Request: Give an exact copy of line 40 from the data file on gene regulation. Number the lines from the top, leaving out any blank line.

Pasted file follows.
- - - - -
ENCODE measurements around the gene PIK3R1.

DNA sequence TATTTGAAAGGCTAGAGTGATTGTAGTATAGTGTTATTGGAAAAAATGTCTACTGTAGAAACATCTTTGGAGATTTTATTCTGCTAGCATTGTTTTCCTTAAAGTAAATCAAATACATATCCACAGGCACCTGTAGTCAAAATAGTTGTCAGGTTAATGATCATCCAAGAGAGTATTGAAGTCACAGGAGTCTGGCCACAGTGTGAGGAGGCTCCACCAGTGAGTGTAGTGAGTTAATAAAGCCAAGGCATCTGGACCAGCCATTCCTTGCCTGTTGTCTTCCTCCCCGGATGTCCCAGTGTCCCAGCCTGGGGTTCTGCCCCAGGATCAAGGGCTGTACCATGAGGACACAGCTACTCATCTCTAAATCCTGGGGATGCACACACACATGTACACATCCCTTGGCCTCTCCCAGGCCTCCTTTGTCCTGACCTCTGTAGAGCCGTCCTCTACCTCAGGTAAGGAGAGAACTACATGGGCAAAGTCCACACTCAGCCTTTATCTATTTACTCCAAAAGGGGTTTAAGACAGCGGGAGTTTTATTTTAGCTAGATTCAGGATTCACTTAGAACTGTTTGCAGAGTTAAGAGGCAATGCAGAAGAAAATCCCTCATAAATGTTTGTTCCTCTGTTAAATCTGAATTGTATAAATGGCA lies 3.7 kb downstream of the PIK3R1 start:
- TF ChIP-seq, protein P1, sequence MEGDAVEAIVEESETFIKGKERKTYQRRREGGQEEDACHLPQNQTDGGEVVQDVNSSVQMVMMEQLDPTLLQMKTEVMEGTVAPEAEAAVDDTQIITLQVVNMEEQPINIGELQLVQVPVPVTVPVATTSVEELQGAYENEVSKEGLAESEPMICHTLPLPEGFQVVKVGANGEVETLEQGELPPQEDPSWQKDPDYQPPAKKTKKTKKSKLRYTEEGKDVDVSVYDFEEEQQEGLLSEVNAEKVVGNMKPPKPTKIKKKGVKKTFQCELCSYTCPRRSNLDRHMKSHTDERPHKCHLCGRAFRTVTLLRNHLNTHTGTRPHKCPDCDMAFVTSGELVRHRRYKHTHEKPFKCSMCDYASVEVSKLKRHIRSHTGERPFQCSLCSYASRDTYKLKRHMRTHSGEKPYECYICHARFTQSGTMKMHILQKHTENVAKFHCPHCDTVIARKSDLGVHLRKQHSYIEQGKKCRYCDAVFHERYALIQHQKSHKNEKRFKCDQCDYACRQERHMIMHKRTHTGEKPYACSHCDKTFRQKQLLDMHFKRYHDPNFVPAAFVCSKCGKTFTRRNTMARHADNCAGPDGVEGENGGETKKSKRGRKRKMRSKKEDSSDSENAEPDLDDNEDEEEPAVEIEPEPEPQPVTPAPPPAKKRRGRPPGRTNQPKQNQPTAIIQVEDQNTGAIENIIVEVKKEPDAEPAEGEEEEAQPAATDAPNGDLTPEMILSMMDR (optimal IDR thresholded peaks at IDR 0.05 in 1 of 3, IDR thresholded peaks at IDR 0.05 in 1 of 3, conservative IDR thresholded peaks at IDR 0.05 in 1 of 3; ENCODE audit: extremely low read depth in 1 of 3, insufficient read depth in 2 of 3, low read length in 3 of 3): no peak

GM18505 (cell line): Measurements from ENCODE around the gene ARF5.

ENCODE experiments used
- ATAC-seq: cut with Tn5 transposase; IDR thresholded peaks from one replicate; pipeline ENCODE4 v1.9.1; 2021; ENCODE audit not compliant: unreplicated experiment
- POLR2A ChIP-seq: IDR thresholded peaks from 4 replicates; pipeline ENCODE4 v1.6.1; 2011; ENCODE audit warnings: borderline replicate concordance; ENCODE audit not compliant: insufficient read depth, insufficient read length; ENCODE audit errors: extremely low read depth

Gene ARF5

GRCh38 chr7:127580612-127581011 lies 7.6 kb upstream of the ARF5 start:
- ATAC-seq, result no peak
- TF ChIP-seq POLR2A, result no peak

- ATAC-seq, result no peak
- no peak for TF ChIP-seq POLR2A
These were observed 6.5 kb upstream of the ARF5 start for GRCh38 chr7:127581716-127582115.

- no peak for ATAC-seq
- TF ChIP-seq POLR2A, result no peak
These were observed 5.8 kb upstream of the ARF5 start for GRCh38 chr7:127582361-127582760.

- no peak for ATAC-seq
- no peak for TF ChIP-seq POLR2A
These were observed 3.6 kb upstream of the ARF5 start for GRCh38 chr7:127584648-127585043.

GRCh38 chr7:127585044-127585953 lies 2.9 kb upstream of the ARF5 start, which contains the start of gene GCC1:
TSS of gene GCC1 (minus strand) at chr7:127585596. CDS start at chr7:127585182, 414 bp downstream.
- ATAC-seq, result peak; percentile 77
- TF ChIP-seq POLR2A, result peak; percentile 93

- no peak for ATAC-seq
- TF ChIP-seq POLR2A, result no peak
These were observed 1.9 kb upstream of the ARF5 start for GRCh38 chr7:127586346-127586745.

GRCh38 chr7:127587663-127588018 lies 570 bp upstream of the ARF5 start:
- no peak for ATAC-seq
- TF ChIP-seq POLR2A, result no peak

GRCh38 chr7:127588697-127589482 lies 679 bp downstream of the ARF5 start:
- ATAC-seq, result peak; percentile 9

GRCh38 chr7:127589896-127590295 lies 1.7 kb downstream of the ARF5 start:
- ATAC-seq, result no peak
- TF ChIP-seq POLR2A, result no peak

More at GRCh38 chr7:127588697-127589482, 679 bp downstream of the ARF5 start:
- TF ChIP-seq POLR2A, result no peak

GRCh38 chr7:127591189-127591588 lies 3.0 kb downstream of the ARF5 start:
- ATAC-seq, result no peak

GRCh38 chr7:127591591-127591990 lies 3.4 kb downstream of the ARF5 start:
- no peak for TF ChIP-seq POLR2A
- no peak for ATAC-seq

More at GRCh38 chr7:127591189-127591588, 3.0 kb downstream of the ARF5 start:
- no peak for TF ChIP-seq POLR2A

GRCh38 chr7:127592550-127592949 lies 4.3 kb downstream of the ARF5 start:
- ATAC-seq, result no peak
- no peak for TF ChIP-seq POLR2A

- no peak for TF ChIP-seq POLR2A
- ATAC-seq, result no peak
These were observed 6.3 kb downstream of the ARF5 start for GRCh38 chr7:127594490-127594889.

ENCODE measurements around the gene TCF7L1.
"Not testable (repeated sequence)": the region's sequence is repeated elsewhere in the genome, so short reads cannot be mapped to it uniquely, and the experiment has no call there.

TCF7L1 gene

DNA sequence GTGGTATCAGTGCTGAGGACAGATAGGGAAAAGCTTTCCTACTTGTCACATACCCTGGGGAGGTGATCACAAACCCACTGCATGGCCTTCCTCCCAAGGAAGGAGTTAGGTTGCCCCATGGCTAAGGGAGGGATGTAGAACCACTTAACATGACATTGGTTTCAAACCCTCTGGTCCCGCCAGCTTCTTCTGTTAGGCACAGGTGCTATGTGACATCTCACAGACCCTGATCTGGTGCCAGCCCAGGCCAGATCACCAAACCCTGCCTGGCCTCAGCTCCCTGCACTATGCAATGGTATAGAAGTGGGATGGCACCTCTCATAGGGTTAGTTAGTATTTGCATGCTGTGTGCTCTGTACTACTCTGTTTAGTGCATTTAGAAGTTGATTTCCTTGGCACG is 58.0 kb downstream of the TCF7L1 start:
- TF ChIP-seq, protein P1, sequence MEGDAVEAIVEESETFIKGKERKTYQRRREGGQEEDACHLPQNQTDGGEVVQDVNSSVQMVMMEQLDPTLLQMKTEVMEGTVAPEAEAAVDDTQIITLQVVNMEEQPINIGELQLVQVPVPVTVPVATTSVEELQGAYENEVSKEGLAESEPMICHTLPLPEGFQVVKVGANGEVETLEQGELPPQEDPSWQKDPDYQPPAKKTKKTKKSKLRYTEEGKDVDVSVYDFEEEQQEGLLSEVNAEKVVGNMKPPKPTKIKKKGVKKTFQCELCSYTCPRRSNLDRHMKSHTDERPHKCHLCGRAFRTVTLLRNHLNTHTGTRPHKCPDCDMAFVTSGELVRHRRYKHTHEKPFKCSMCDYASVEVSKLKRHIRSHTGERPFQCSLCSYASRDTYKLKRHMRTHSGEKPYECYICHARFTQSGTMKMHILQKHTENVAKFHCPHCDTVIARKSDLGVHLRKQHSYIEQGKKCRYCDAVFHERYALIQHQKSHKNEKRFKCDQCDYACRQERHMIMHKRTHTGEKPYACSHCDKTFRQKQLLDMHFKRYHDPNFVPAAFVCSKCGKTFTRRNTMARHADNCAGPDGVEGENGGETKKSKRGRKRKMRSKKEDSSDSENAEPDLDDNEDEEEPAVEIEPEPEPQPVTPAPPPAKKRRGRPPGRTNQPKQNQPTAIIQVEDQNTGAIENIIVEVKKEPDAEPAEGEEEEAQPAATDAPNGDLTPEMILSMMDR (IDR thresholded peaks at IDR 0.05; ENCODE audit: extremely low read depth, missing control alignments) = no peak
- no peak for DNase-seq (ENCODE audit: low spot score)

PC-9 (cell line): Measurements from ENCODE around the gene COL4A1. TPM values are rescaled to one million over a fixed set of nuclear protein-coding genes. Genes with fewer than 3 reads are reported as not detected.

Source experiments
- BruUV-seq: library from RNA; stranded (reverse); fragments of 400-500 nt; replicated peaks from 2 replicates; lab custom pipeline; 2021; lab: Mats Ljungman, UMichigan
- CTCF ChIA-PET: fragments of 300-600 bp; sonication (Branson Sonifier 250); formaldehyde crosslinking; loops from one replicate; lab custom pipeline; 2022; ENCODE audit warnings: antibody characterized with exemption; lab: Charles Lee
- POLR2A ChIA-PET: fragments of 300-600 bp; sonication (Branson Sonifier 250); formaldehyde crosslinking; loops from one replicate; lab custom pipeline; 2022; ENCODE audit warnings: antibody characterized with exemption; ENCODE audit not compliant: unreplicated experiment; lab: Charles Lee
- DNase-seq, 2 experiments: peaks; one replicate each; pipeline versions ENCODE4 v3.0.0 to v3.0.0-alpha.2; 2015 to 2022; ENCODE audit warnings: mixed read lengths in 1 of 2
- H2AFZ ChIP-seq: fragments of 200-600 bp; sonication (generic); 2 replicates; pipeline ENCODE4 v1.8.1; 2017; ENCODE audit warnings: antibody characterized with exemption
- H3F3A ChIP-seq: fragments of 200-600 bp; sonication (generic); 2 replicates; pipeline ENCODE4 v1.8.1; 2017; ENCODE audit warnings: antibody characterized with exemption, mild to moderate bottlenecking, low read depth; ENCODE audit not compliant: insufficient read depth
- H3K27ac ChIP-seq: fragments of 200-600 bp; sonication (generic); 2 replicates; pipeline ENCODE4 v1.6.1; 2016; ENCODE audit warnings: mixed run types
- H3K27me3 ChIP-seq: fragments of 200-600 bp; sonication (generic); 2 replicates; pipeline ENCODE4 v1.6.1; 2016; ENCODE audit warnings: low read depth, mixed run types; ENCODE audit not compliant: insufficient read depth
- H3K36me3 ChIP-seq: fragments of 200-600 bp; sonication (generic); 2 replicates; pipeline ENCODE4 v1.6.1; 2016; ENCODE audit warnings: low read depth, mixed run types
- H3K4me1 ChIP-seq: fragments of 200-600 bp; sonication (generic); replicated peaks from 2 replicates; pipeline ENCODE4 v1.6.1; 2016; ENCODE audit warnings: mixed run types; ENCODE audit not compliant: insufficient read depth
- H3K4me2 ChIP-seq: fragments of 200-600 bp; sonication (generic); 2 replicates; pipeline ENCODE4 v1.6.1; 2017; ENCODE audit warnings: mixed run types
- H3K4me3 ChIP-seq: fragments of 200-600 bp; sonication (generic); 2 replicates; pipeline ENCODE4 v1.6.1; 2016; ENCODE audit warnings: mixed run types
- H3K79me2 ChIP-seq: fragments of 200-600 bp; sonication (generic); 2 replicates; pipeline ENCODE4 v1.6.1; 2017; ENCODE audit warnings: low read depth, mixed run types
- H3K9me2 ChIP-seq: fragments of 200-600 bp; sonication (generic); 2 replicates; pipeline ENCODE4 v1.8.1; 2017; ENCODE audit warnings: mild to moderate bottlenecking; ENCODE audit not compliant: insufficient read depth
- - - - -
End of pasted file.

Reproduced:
GRCh38 chr7:127591591-127591990 lies 3.4 kb downstream of the ARF5 start: